In his latest remarks regarding the diplomatic tensions with India, Canadian Prime Minister Justin Trudeau expressed concern that the world will turn into a "more dangerous" place for all "if bigger countries can violate international law without consequences".
Diplomatic relations between New Delhi and Ottawa have been tense since Trudeau alleged that Indian operatives were involved in the assassination of Khalistani terrorist Hardeep Singh Nijjar.
Nijjar, aged 45, was fatally shot outside a gurdwara in British Columbia, Canada, in June.
He was the chief of the banned Khalistan Tiger Force and was among the most sought-after terrorists by India.
India had dismissed Trudeau's claims as "absurd" and "motivated".
Speaking to the press at the inauguration of a nationwide smart energy grid, the Canadian Prime Minister addressed a query about whether the US should intervene with India on Canada's behalf.
"From the very beginning, when we learnt of credible allegations that agents of the Indian government are involved in the killing of a Canadian citizens on Canadian soil, we reached out to India to ask them to work with us in getting to the bottom of this matter. We also reached out to our friends and allies, like the United States, and others to work on these really serious violation of international law and sovereignty of a democracy. This is something we are taking very very seriously, we will continue to work with all partners as law enforcement and investigative agencies continue to do their work," he said.
"Canada is a country that will always stand up for the rule of law because if might starts to make right, if bigger countries can violate international law without consequences, then the whole world gets more dangerous for everyone," he added.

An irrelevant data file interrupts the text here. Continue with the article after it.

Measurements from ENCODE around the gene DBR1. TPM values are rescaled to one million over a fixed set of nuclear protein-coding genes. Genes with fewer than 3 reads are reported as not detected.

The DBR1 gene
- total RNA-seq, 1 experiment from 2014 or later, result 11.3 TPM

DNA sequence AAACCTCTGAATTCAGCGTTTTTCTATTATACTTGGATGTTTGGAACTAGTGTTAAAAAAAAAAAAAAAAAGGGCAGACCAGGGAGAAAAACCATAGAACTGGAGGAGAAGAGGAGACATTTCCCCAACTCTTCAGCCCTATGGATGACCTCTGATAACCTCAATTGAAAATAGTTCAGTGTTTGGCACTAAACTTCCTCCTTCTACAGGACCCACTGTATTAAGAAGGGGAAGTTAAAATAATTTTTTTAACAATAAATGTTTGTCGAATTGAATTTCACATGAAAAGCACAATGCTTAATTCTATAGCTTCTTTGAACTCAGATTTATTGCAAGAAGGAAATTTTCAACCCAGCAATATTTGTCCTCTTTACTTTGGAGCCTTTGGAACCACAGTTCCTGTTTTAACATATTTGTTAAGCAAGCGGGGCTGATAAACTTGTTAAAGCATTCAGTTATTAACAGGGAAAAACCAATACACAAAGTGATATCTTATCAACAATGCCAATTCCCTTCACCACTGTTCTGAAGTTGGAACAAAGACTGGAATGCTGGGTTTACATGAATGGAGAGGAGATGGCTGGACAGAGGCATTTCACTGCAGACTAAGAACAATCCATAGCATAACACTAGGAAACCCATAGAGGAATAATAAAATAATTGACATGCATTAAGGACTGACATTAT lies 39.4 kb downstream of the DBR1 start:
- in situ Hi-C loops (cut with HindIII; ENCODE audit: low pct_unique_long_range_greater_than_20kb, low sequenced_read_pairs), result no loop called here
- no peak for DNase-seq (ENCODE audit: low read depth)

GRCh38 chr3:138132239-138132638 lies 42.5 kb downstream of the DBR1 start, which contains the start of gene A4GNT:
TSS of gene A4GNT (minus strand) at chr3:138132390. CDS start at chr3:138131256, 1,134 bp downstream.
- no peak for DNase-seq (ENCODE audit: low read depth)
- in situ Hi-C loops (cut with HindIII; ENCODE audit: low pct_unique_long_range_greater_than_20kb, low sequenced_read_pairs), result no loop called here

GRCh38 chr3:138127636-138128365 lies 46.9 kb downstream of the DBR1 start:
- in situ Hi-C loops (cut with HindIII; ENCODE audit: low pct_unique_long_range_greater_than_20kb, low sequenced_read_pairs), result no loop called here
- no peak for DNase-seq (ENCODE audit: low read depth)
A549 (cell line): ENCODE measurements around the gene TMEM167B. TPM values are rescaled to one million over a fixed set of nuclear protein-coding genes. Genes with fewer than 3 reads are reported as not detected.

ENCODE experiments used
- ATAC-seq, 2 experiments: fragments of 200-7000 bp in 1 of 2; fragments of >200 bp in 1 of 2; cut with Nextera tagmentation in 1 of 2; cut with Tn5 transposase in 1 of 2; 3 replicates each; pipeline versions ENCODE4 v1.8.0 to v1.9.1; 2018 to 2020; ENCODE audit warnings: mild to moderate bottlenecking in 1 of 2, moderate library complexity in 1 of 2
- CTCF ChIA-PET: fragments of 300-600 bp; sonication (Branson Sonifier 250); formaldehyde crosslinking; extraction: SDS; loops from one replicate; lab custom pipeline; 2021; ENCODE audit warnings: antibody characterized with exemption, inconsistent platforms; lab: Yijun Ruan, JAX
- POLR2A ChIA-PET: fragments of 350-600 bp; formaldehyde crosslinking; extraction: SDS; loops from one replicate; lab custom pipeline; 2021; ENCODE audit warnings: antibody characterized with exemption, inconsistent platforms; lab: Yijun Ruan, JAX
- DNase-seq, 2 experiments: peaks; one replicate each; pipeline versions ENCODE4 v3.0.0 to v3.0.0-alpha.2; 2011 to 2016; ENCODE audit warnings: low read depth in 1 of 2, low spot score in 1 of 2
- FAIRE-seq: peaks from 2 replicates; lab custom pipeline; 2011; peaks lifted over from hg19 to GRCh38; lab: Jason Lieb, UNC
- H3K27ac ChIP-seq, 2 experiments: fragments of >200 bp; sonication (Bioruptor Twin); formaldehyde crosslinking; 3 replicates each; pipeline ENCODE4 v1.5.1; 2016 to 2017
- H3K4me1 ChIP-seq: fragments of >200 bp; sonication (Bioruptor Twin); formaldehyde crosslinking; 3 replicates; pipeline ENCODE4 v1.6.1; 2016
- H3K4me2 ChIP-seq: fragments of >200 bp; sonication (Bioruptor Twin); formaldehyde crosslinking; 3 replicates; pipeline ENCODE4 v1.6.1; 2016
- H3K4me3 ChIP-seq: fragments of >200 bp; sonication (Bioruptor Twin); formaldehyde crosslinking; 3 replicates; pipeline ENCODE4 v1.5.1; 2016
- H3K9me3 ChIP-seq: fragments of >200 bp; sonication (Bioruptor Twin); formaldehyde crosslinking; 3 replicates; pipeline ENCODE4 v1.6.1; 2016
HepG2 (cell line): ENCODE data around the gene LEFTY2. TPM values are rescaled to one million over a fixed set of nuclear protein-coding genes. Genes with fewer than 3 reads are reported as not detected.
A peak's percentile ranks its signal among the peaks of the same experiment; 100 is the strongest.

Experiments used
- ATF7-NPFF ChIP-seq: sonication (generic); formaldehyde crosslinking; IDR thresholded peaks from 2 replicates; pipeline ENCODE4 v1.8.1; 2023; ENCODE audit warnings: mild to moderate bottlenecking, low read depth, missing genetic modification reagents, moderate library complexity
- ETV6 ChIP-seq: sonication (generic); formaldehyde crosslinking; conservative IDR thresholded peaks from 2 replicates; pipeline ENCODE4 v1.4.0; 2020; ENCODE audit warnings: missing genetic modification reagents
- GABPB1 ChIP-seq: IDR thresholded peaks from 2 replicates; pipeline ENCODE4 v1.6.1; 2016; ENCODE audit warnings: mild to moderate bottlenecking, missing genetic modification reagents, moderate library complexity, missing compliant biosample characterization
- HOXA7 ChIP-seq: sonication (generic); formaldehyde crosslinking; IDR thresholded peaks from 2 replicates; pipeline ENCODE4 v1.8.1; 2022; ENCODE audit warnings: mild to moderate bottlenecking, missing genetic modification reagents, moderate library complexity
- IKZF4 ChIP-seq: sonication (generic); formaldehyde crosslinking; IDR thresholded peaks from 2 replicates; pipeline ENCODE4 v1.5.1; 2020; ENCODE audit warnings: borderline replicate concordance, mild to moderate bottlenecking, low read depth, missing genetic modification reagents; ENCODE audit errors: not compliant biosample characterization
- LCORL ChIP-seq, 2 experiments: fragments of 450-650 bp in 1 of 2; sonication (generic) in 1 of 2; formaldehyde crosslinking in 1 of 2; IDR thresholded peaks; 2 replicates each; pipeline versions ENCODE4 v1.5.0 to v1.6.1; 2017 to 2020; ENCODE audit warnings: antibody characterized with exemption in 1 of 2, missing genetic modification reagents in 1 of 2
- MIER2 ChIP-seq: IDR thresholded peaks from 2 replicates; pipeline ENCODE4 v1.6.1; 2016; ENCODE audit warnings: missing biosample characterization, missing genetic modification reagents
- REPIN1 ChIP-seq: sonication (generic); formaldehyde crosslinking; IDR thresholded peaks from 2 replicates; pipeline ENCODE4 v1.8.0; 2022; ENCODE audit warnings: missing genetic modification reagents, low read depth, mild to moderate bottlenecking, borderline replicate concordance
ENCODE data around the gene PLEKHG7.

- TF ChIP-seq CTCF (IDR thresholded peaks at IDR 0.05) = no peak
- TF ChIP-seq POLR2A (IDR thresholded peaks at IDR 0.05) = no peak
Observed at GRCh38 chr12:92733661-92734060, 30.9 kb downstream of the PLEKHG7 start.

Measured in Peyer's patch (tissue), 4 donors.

When questioned about the whether Canadian MP Chandra Arya inviting Indian envoy Sanjay Kumar Verma to an event amid the diplomatic standoff was appropriate, Trudeau responded that Canada aims to "work constructively" with India on this "very serious matter".
"We have reached out to the Indian government and to partners around the world to get to the bottom of this, to take it seriously. That's why we were so disappointed when India violated the Vienna convention and arbitratrily revoked the diplomatic immunity of over 40 Canadian diplomats in India," he said.
"We have serious reasons to believe that agents of the government of India could have been involved in the killing of a Canadian citizen on Canadian soil. And India's response is to kick out a whole bunch of Canadian diplomats by violating their rights under the Vienna convention. That is of concern to countries around the world because if a given country," the Canada Prime Minister added.
Trudeau said Canada has tried to "work constructively" with India and that it will continue to do so.
"This is not a fight we want to be having right now but we will always unequivocally stand up for the rule of law," he said.
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